Is In Pursuit of Sleep directed toward sleeplessness or insomnia or both? If the distinction drawn in the AJoPH is used, IPoS primarily addresses sleeplessness. However, since the distinction is rarely drawn even in the medical community, IPoS reasonably uses the most common term for sleeplessness, which is insomnia. Hopefully, someday the distinction between these two separate conditions will be properly defined. I also believe that IPoS can be beneficially used, under certain circumstances, for the medical condition. Even the thoughts of those with a medical condition can go astray when trying to go to sleep. That is the reason I do not recommend anyone considering using the method developed in IPoS stop taking medication provided by a healthcare worker.

Does the distinction really matter? My contention is that it matters very much. The reason is that sleeplessness, using the strict definition, should be treated with thought control techniques such as that provided in In Pursuit of Sleep. My non-professional opinion is that medication for this condition should only be prescribed on a temporary basis. Insomnia, using the strict definition, is then a medical condition and should be treated with medication as long as deemed necessary by a healthcare provider, possibly augmented with thought control techniques.

Of course, pharmaceutical companies would resist this distinction because they want to treat both conditions with medication from now to the end of time. It increases the demand for their products and produces higher profits.

Oh If It Were Only True!

In my continuing saga exploring the historical pages of the New York Times, here is one article that proposes that eye defects are the cause of insomnia. Too bad it didn’t turn out. Anyway, here are the first four paragraphs of a very long article from Sunday, April 25, 1915. The headline is: “EYE DEFECTS CAUSE OF INSOMNIA, Practically All Cases of Insomnia Traced to Some Ophthalmic Trouble by a London Specialist.”

First 4 Paragraphs of 1915 New York Times Article on Insomnia

First 4 Paragraphs of 1915 New York Times Article on Insomnia

You can read the entire article here. Too bad Dr. Pronger’s theory didn’t meet the test of time.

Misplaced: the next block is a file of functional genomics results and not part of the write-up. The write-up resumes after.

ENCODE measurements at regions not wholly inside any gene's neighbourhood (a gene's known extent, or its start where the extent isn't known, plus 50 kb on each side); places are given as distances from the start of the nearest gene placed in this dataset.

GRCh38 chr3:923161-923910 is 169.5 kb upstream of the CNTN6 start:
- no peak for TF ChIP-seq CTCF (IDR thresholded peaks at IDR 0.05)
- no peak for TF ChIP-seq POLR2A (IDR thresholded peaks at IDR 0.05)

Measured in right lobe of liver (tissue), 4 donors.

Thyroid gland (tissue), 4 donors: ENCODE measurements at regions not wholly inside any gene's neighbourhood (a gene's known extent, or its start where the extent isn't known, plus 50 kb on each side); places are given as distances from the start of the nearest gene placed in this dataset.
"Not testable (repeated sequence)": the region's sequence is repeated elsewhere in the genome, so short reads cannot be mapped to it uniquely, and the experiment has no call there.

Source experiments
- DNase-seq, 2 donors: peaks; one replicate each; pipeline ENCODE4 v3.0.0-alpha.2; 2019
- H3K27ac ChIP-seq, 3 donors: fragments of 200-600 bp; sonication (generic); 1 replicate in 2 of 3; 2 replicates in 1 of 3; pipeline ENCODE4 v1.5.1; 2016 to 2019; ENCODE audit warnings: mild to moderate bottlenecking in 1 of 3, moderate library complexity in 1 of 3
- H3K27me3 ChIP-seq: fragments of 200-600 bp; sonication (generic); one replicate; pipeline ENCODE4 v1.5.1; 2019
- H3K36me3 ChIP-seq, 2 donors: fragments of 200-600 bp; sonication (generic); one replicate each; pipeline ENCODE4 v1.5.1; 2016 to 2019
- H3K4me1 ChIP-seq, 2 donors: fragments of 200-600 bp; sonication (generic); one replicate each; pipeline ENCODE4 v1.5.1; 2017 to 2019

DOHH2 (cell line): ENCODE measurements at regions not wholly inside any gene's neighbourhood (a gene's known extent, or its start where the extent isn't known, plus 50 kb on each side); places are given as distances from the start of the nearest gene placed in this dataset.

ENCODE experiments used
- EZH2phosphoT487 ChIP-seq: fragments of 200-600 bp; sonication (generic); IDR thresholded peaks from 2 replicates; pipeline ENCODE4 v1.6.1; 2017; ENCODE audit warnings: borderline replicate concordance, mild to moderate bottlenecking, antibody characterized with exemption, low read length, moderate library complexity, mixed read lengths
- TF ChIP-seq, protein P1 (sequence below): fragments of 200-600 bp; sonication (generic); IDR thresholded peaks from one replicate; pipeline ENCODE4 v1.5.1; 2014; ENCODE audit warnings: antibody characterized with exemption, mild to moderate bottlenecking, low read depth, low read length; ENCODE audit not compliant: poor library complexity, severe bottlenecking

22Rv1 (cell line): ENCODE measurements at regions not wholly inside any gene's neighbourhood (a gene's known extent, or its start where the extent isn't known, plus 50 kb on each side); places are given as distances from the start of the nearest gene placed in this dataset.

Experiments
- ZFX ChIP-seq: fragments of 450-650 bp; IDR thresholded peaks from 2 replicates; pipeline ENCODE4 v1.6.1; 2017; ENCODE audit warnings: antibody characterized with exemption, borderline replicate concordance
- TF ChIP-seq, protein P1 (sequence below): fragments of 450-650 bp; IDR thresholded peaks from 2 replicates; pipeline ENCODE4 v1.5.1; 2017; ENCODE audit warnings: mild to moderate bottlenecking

What I find most interesting is the seriousness of the impact of insomnia even back 101 years ago, the reference to “the actual wastage of human lives by suicide, wrecked brains, and shattered nerves.” I realize that insomnia has been a part of the human experience going back as far as written records allow us to probe, but to have this degree of suffering caused by it, I just had no idea.

Of course, Dr. Pronger was a consulting ophthalmic surgeon to Harrogate Infirmary and would have seen the worst of it. I cannot say with any sort of certainty that the method I present in In Pursuit of Sleep would have helped any of them, although I do believe it could have helped many. However, there were people in the world then and there are today who have sleep problems that can only be addressed effectively with medication.

A Cure for Sleeplessness from 1876

Here is another article I ran onto today in the New York Times historical records. It was published on Saturday, December 30, 1876:

Short Article in the New York Times on Saturday December 30, 1876

Short Article in the New York Times on Saturday December 30, 1876

What intrigues me about this article is the suggestion by the American physician, Dr. Cooke, that, “…in numerous cases of sleeplessness it is only necessary to breathe very slowly and quietly for a few minutes to secure a refreshing sleep.” In In Pursuit of Sleep, I call this method “sleep breathing.” See pages 31/2. Of course, this is only one of several components of the Transition Trek method. But I suggest initiating sleep breathing at the very beginning of the Transition Trek, which then triggers the start of several physical processes that lead toward sleep.

A Cure for Sleeplessness from 1888

I ran onto this today by accident. From the New York Times, Saturday, August 11, 1888:

Short Article in the New York Times on Saturday August 11, 1888

Short Article in the New York Times on Saturday August 11, 1888

This brief little article suggests that someone having difficulty sleeping might think of a previous dream and go “over and over the scene it presented” to induce sleep. This is the subject of Chapter 6 Chasing Hypnos, pages 67-80. In that chapter, I recommend documenting five dreams and reading over them before bed. Then if you have difficulty getting to sleep initially or back to sleep after waking during the night, that you can use those five dreams to assist you getting to sleep. Of course, I also appropriate Hypnos, Greek God of Sleep, and Hermes, Guide of Souls in the Underworld, as aids with this.

The article also confirms my experience that, “counting numbers or repeating easy-flowing verses” frequently fails. Of course, In Pursuit of Sleep does suggest (Chapter 5 Controlling Your Psychic Voice) that poems can be used to augment the Transition Trek, but that is completely different from requiring the poem go it alone.

Anyway, interesting voice from the past with a couple of interesting thoughts on insomnia.

(Note that the article originally appeared in the London Figaro, a periodical founded by James Mortimer in 1870. It ended publication in 1897 due to a significant decrease in readership.)